Other-Regarding Preferences and Social Norms
34 Pages Posted: 6 Apr 2001
Date Written: March 2001
Legal scholars have become keenly interested in behavioral approaches to law that recognize that real people do not always behave in a rationally selfish fashion. For example, numerous recent papers examine how human choice can be distorted by endowment effects, anchoring effects, availability biases, and other cognitive deficiencies. There is a curious imbalance to this "behavioral law and economics" literature, however. Contemporary critiques of the rational selfishness model of human behavior tend to focus far more on the first modifier - the assumption of rationality - than on second - the assumption of self interest.
This essay reverses that emphasis. It argues that the human tendency to act in an other-regarding fashion (to sacrifice in order to help or harm others) is far more pervasive, powerful, and important than generally recognized. In support of this claim, it reviews the extensive empirical evidence that has been accumulated over the past four decades on human behavior in social dilemma games, ultimatum games, and dictator games. This evidence establishes that in the right circumstances, experimental subjects routinely behave as if they care about costs and benefits to others. (In the parlance of economics, their behavior "reveals" other-regarding preferences.) Moreover, subjects' decisions to act in an other-regarding fashion seem driven primarily not by their own payoffs but by social context - their perceptions of what others believe, what others expect, and how others are likely to behave.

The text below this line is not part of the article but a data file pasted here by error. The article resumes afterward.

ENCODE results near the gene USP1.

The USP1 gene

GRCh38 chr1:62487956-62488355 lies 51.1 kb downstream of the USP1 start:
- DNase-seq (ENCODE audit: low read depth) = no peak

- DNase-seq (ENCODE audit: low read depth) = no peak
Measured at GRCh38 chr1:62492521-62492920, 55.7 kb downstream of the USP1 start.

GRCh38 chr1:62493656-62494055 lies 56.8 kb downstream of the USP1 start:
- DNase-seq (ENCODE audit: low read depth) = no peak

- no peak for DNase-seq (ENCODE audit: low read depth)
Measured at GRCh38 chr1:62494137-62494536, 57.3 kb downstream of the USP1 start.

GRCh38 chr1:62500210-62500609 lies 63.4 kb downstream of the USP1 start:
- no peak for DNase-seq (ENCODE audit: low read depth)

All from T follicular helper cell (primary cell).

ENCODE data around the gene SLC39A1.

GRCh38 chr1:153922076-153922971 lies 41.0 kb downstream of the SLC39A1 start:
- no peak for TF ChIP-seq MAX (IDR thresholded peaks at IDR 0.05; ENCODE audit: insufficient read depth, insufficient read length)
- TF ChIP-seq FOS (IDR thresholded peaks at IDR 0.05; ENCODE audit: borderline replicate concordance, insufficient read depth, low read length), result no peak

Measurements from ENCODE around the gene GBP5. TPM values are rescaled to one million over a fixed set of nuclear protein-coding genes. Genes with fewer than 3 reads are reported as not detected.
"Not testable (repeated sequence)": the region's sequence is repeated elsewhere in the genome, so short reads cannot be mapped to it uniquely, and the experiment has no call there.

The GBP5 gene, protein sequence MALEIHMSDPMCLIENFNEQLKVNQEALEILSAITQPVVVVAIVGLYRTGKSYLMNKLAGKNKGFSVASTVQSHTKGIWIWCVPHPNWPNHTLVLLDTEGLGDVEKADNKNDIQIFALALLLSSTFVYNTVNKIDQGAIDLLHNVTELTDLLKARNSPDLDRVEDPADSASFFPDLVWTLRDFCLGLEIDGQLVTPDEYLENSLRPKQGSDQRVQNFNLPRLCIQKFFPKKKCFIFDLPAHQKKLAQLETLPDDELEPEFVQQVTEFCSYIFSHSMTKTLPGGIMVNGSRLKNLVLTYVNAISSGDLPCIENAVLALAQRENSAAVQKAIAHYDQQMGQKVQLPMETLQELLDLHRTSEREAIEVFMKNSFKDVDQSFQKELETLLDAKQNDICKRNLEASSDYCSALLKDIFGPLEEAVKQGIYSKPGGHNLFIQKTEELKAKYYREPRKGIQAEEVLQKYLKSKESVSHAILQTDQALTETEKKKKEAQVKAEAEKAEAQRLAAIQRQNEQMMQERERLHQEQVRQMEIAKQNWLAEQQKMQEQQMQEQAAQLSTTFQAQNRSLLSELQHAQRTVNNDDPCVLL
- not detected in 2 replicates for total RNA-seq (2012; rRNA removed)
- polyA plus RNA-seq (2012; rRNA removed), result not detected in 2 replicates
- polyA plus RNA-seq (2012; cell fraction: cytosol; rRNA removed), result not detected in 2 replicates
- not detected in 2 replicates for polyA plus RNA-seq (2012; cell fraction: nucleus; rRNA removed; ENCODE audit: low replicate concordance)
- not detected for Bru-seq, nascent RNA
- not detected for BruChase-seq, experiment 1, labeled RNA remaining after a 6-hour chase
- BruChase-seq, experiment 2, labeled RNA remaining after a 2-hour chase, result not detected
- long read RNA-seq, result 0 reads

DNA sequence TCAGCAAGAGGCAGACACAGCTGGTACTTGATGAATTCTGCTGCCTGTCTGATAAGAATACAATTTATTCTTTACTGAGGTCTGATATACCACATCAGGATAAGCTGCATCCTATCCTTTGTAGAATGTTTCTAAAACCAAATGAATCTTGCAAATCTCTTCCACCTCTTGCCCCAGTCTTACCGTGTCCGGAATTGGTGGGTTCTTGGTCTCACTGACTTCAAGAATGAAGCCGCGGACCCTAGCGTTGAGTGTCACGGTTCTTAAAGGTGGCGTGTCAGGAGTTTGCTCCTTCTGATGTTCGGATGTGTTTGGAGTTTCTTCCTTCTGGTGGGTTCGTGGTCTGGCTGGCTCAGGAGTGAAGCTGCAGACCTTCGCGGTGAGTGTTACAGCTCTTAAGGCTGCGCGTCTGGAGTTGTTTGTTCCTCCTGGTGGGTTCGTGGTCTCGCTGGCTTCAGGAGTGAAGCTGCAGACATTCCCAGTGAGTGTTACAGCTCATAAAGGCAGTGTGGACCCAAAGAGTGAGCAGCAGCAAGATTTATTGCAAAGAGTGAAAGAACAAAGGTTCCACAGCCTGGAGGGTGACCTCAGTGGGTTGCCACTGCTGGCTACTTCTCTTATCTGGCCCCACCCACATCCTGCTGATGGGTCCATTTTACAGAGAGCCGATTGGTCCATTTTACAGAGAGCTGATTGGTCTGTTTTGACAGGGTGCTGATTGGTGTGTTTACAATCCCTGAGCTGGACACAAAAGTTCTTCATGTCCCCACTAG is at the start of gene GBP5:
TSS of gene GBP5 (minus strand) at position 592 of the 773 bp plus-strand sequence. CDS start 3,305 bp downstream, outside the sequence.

These findings are important not only to our understanding of individual behavior, but also to our understanding of a wide variety of social institutions. To illustrate, this essay considers how the reality of socially-contingent, other-regarding behavior may offer insight into the nature and workings of social norms. In particular, it considers how the phenomenon of other-regarding preferences sheds light on a variety of questions that have been debated in the norms literature. These include the questions of what sorts of behaviors are most likely to solidify into norms; why people follow norms; and how policymakers and other "norm entrepreneurs" can best use norms to change behavior.
JEL Classification: K00, K4, K42
Suggested Citation: Suggested Citation